Gold­en Times: And you thought it’s bet­ter to make an own com­pa­ny than to stay there?
Vagge­lis: Sure. I could not imag­ine myself mov­ing to the oth­er side of the world and doing some­thing I could also do in Greece. I sim­ply had to grab the oppor­tu­ni­ty no mat­ter the cost.

Gold­en Times: Do you actu­al­ly speak Chi­nese?
Vagge­lis: Well, I can com­mu­ni­cate the very, very basic every­day stuff.  Recent­ly I start­ed mak­ing fac­to­ry vis­its myself and my lan­guage skills are becom­ing bet­ter. To be hon­est, I am not a lan­guage per­son and Chi­nese used to be all Greek to me. Keep­ing in mind that most of my free time was ded­i­cat­ed to my MBA there there was no space for lan­guage learn­ing, but now that the MBA is about to fin­ish mas­ter­ing the Chi­nese lan­guage is the next step.

Gold­en Times: How hard was it to cre­ate a com­pa­ny in Chi­na? What was the hard­est part? Find­ing staff, loca­tion, fund­ing or the bureau­crat­ic stuff?
Vagge­lis: Under­stand­ing the cul­ture and the way peo­ple work here was the most dif­fi­cult part. The whole soci­ety has dif­fer­ent com­mu­ni­ca­tion norms which make even every­day life more com­pli­cat­ed. Fund­ing is actu­al­ly non-exis­tent for for­eign­ers, so we had to do every­thing from scratch. Run­ning a com­pa­ny in Chi­na is def­i­nite­ly a chal­lenge.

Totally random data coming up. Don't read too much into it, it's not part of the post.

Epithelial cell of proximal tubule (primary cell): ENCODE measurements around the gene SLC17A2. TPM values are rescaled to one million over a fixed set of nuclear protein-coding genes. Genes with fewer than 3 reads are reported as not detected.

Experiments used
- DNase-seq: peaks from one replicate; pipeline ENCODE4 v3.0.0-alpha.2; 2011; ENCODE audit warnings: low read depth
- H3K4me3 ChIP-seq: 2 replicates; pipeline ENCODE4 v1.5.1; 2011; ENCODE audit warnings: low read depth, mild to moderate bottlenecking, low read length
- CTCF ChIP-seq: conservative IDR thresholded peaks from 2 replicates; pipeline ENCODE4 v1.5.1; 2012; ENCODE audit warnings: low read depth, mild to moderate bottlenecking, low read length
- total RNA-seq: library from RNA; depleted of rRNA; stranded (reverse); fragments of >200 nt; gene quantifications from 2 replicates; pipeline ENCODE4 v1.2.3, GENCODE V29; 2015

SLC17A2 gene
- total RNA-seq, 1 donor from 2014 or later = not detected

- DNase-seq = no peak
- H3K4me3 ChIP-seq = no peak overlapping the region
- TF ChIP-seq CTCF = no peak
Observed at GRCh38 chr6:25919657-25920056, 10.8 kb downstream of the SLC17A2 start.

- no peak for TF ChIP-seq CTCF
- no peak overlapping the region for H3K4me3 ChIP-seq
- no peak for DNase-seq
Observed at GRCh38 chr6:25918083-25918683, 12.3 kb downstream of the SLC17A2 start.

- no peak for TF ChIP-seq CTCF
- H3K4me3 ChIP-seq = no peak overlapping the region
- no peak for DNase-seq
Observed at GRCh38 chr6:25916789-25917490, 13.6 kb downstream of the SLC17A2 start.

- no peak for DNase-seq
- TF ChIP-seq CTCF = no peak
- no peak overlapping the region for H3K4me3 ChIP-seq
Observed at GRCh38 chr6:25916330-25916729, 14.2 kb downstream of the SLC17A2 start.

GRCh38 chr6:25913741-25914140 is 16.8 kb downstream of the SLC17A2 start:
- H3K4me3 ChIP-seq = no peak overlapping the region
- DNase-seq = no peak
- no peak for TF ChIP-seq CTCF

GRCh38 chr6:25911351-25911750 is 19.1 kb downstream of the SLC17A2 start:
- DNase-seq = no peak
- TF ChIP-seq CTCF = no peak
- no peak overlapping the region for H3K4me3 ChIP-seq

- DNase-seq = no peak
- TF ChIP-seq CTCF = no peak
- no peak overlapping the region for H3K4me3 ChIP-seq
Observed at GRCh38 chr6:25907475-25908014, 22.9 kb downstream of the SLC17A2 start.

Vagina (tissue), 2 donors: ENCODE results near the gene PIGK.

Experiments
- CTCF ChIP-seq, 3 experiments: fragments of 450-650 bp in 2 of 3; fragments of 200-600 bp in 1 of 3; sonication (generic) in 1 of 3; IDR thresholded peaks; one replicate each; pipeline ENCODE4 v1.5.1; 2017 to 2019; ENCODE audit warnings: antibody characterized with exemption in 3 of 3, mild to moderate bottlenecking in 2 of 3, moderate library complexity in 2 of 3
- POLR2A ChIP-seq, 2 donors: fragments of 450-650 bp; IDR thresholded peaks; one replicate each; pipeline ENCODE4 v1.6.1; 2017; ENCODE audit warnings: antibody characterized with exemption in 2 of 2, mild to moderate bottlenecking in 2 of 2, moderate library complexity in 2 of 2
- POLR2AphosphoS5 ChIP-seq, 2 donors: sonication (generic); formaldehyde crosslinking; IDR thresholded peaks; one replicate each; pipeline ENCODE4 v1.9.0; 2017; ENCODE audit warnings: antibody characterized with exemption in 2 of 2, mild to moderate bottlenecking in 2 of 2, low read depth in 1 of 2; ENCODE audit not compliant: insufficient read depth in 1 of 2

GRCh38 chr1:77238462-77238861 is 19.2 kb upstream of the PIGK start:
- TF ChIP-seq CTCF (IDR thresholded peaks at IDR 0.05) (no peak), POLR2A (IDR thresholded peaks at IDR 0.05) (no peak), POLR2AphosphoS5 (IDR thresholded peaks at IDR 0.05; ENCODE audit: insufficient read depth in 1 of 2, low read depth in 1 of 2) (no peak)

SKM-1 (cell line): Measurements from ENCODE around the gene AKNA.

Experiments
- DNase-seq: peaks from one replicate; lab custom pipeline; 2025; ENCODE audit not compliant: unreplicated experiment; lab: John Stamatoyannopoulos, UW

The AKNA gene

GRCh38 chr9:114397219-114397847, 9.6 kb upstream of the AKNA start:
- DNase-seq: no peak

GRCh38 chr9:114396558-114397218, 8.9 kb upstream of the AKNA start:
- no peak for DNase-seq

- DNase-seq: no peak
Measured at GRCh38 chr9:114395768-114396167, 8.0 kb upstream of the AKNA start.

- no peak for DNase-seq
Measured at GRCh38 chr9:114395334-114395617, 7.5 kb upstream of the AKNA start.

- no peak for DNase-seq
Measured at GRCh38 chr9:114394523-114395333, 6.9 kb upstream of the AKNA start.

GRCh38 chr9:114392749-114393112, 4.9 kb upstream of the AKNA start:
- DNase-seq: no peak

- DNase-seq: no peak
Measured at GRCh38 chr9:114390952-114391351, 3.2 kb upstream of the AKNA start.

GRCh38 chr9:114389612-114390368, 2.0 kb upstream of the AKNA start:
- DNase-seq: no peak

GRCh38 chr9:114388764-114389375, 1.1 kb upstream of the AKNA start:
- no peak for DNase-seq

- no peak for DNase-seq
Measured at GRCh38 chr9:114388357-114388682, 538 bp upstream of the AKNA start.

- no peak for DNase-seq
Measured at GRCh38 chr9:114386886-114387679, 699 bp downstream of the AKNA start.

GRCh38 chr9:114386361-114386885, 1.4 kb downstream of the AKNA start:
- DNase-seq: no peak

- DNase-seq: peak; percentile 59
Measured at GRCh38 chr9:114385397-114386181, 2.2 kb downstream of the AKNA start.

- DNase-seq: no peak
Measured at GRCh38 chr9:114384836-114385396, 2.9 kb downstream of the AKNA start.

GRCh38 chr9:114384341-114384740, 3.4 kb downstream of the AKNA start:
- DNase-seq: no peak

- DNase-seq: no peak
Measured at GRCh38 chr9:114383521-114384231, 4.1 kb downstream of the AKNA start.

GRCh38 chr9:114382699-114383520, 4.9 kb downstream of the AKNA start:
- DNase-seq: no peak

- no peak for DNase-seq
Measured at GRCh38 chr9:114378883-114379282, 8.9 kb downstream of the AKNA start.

This is where Vagge­lis stud­ies — the Hong Kong Uni­ver­si­ty of Sci­ence and Tech­nol­o­gy.

Gold­en Times: Do oth­er peo­ple in your fam­i­ly have entre­pre­neur­ial back­ground?
Vagge­lis: Sure. My father has been doing trade with Chi­na for the past 15 years and all my fam­i­ly is trad­ing. They could not go wrong with me.

Gold­en Times: How can you find the time for both, job and MBA?
Vagge­lis: It is a part-time MBA, so we have class­es on week­ends. Job and stud­ies are ok but trav­el­ling, par­ty and my social life suf­fered for two years. Of course my old AEGEE friends know that I used to be a social ani­mal and this has not changed. There is always some time for a drink with friends, some jokes and fun.

Gold­en Times: And how do you like liv­ing in Chi­na? What from Europe are you miss­ing?